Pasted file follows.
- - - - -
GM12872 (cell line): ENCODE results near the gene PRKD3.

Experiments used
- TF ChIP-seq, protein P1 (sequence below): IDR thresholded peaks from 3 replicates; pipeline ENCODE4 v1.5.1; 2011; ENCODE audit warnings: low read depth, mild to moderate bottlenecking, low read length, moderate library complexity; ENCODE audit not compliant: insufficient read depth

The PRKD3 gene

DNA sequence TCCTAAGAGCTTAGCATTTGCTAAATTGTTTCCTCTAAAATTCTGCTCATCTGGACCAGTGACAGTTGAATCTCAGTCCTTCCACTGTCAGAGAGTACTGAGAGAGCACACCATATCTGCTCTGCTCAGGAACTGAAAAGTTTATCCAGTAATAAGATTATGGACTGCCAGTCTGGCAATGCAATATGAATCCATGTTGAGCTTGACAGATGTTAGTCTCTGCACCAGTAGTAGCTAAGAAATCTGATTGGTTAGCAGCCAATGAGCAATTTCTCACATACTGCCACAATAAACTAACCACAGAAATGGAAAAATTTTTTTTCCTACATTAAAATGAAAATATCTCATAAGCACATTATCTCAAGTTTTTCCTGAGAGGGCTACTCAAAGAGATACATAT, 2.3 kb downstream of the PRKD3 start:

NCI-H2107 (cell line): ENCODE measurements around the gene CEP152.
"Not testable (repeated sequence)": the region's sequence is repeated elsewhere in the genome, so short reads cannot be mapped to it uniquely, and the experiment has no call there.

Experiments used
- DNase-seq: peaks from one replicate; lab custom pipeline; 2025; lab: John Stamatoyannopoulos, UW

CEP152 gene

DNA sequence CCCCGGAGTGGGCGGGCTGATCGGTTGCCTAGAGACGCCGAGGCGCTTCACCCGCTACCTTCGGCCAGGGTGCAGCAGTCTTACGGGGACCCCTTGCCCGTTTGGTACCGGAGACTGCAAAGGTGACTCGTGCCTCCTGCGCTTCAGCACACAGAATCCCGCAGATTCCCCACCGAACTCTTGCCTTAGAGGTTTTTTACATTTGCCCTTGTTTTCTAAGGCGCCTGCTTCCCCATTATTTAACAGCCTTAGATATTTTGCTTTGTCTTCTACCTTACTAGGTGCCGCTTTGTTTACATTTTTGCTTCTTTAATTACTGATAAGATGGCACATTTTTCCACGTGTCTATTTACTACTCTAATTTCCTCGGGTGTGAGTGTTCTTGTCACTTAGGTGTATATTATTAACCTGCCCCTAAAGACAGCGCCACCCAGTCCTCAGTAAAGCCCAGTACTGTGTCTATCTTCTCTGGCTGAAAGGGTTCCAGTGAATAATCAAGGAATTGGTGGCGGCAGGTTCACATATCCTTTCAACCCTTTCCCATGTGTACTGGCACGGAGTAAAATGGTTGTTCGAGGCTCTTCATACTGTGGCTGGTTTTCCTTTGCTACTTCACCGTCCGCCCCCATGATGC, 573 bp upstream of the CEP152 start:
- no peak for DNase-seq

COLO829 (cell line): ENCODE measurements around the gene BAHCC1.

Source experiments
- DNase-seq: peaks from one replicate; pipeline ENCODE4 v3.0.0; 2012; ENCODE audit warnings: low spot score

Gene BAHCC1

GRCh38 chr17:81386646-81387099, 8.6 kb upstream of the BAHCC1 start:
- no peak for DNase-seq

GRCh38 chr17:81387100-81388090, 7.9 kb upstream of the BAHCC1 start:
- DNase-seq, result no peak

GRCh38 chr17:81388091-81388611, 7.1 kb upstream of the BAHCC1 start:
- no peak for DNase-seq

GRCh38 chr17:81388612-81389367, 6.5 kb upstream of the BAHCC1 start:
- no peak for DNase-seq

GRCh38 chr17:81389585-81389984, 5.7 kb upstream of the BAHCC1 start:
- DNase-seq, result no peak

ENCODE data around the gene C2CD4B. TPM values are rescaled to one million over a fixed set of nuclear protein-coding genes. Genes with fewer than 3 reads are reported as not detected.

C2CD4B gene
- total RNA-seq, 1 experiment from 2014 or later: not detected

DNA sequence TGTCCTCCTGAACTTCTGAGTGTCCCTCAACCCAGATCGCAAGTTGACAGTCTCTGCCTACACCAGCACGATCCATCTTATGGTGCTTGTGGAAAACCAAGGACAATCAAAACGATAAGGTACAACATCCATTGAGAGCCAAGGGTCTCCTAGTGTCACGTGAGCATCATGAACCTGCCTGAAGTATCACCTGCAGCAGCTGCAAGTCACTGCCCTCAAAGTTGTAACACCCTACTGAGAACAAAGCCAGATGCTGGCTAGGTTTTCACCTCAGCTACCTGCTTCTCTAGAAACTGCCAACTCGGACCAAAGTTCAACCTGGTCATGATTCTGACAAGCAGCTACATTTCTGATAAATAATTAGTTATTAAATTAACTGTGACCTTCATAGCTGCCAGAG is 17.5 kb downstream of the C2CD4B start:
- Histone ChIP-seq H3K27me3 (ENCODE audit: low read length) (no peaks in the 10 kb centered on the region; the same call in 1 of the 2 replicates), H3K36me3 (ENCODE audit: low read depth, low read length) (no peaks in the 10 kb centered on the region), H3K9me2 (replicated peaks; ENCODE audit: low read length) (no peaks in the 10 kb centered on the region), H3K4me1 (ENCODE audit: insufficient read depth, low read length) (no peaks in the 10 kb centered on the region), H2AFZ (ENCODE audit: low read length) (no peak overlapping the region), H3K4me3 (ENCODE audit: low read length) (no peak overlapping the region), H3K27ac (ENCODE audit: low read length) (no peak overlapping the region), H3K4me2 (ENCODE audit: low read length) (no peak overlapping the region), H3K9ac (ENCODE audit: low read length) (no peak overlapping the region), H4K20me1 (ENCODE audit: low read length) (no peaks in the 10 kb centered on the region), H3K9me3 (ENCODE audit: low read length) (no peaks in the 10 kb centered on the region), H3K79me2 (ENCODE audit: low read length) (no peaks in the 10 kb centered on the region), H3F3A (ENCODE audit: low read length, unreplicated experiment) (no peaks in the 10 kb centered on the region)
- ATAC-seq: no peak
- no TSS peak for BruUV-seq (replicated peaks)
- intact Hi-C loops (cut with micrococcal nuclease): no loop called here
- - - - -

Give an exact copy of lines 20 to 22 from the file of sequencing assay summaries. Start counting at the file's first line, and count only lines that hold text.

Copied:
- DNase-seq, result no peak

GRCh38 chr17:81388091-81388611, 7.1 kb upstream of the BAHCC1 start:
- no peak for DNase-seq